Opinion: gambling with deregulation damages the average investor
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Opinion: gambling with deregulation damages the average investor


The Trump government appears intent on repealing Obama-era regulation no matter the actual cost to individuals

The Trump administration has pretty much unpicked anything and everything that was passed into law by former President Barack Obama. The slow unpicking of the Dodd-Frank Act is a perfect example. It seems that while agenda is paramount, consumer protection may not be.

Regardless of the extent that any given legislation is fulfilling its originally intended effects of protecting the average investor or retail saver, the current government appears intent on repealing no matter the actual cost.

The vote last week in the fifth circuit Court of Appeals in New Orleans to vacate the Department of Labor's much maligned fiduciary standard rule goes a significant way towards showing that half of the voting population is woefully wrong about the intentions of the party it so wholeheartedly supports. Presiding judges on the court ruled by a two-to-one majority to cast aside the rule, based largely on arguments presented by the US Chamber of Commerce and the Securities Industries and Financial Markets Association (Sifma).

The fiduciary standards rule loosely demands that retirement advisors act in the best interests of their clients and put their clients' interests above their own. As someone who hopes to one day retire and puts aside monthly installments to that end, having an adviser who acts in my interest really just seems like something of a no brainer. Of course, it isn't that simple – the rule is far from liked.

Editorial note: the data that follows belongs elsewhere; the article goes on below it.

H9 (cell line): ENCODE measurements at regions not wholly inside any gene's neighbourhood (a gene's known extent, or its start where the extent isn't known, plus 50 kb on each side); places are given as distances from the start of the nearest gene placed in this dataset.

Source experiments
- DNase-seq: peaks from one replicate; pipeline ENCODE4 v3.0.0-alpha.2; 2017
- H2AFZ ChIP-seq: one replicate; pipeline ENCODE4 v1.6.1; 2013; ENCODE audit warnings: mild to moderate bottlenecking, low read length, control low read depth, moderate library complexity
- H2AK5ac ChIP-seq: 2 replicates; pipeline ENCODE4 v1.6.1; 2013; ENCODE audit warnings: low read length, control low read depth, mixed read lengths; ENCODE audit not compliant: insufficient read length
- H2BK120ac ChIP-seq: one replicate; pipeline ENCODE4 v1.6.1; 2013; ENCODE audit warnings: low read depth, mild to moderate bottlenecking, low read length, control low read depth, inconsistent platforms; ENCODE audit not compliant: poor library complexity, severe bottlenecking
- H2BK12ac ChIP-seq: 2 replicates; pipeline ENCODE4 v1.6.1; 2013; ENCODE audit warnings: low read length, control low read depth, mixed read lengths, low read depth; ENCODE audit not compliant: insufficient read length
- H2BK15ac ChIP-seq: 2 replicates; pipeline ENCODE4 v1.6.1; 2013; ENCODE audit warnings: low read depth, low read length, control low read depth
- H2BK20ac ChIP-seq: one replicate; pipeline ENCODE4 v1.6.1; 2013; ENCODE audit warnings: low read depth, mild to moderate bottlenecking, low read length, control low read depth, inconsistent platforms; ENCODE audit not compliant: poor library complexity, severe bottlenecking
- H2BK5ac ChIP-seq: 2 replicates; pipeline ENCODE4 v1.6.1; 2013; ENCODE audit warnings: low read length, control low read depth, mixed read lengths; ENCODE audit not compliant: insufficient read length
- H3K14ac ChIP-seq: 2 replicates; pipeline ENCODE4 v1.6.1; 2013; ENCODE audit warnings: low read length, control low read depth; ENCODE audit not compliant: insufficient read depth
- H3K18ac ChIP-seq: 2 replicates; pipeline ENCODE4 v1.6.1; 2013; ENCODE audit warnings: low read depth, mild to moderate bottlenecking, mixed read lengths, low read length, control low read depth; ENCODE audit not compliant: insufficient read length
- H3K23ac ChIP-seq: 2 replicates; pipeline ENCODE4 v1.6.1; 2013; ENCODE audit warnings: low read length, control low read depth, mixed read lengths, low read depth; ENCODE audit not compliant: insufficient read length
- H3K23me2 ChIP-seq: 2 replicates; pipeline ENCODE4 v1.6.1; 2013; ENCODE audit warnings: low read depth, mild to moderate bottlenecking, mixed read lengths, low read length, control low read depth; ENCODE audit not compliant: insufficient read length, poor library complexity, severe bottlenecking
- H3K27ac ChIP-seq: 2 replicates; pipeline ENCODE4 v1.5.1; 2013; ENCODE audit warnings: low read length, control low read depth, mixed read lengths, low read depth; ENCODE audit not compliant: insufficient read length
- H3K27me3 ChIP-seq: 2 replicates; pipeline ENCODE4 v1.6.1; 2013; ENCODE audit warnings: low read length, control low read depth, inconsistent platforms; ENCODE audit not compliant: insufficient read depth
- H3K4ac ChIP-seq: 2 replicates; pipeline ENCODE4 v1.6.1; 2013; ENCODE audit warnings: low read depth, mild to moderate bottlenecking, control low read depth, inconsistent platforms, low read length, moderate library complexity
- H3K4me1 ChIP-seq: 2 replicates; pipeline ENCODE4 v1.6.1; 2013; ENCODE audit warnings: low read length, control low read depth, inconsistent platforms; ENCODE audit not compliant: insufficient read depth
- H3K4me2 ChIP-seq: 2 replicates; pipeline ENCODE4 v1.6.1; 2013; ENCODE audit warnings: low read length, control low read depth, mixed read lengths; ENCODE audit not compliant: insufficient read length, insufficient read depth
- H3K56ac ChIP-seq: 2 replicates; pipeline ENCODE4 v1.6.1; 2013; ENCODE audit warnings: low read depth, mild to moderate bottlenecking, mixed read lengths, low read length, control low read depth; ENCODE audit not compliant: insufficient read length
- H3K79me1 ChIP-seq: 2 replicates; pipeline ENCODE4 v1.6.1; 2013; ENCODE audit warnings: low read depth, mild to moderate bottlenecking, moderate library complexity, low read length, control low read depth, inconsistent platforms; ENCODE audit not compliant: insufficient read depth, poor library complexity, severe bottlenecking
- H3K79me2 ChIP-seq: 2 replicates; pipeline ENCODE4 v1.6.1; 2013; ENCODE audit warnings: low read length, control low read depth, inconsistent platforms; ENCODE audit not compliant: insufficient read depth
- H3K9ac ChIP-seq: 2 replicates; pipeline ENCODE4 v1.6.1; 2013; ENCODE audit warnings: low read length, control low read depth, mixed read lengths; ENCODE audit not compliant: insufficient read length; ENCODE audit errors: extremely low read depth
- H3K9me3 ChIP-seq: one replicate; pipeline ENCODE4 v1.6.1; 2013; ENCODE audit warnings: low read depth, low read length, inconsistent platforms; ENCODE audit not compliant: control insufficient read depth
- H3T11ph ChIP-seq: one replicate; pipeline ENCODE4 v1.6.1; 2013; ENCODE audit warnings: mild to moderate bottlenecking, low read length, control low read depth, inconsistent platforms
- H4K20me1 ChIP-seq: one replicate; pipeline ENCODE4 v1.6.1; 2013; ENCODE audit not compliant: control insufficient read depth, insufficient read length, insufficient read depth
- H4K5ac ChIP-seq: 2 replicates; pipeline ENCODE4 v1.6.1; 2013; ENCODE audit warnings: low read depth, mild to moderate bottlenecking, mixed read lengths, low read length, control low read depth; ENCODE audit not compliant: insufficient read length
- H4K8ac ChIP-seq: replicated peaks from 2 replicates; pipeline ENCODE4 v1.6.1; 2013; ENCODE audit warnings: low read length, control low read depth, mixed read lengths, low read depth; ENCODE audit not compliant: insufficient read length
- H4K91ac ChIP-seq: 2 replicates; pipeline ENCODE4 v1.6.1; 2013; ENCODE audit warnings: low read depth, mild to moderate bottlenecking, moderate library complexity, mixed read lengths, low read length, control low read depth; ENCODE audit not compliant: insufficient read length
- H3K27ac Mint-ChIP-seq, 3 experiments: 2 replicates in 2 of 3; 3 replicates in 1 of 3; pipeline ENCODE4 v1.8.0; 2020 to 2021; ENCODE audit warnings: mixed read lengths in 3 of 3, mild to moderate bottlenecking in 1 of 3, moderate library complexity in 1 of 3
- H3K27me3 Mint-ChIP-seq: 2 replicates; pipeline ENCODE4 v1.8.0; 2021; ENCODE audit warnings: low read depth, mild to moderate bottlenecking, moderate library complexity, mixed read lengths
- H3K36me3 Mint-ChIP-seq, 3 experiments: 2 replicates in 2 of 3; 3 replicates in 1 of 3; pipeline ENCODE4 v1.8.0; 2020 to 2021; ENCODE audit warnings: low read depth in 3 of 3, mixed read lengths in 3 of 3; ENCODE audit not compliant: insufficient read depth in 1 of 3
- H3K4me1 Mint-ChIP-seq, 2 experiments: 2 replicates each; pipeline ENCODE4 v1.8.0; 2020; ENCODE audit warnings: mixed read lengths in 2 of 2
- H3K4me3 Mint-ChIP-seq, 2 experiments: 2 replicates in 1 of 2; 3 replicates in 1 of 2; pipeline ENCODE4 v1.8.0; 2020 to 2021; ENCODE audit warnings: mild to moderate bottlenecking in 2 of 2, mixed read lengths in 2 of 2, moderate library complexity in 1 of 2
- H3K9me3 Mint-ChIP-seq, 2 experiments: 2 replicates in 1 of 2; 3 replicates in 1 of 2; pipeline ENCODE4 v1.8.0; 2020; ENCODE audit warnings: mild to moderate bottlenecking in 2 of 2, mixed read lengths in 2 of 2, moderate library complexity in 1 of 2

Sifma, for example, is dead set against the rule and last week released a statement saying that 'the court has ruled on the side of America's retirement savers, preserving access to affordable financial advice,' while long term adversary and Republican US representative for Missouri, Ann Wagner, said that the rule was 'an ill-advised, top-down assault on local financial advisers and broker-dealers'.

While the decision by the fifth circuit is by no means final, it is a hammer blow to a rule that was already backed up against the ropes. It is a decision that seems not to be based on consumer protection but out of hostility towards the rule and the agency that enforces it. The Securities and Exchange Commission (SEC) has loudly suggesting for several months that it intends to release its own version of the rule that applies to the entire advisory industry and not just the retirement sector, a measure that has been widely supported.

It seems likely that following this decision the SEC will be allowed a mandate to dilute the protection it offers in its version of the rule, following the agenda set by the Trump administration, and to offer the lowest level of support possible while appeasing the broker dealer community that is most likely to see substantial gains.

To return to my initial point, there is a fundamental discrepancy between voters' expectations of investor protection, and moves to shelve a rule that prevents people from being ripped off.

The court decision appears to be a sharp rebuke to the rule of law, and a huge setback for the common sense principles that retirement investors in the US should be given investment advice that is in their best interest. Why average people continue to support anyone that promotes this is counterintuitive and irrational.

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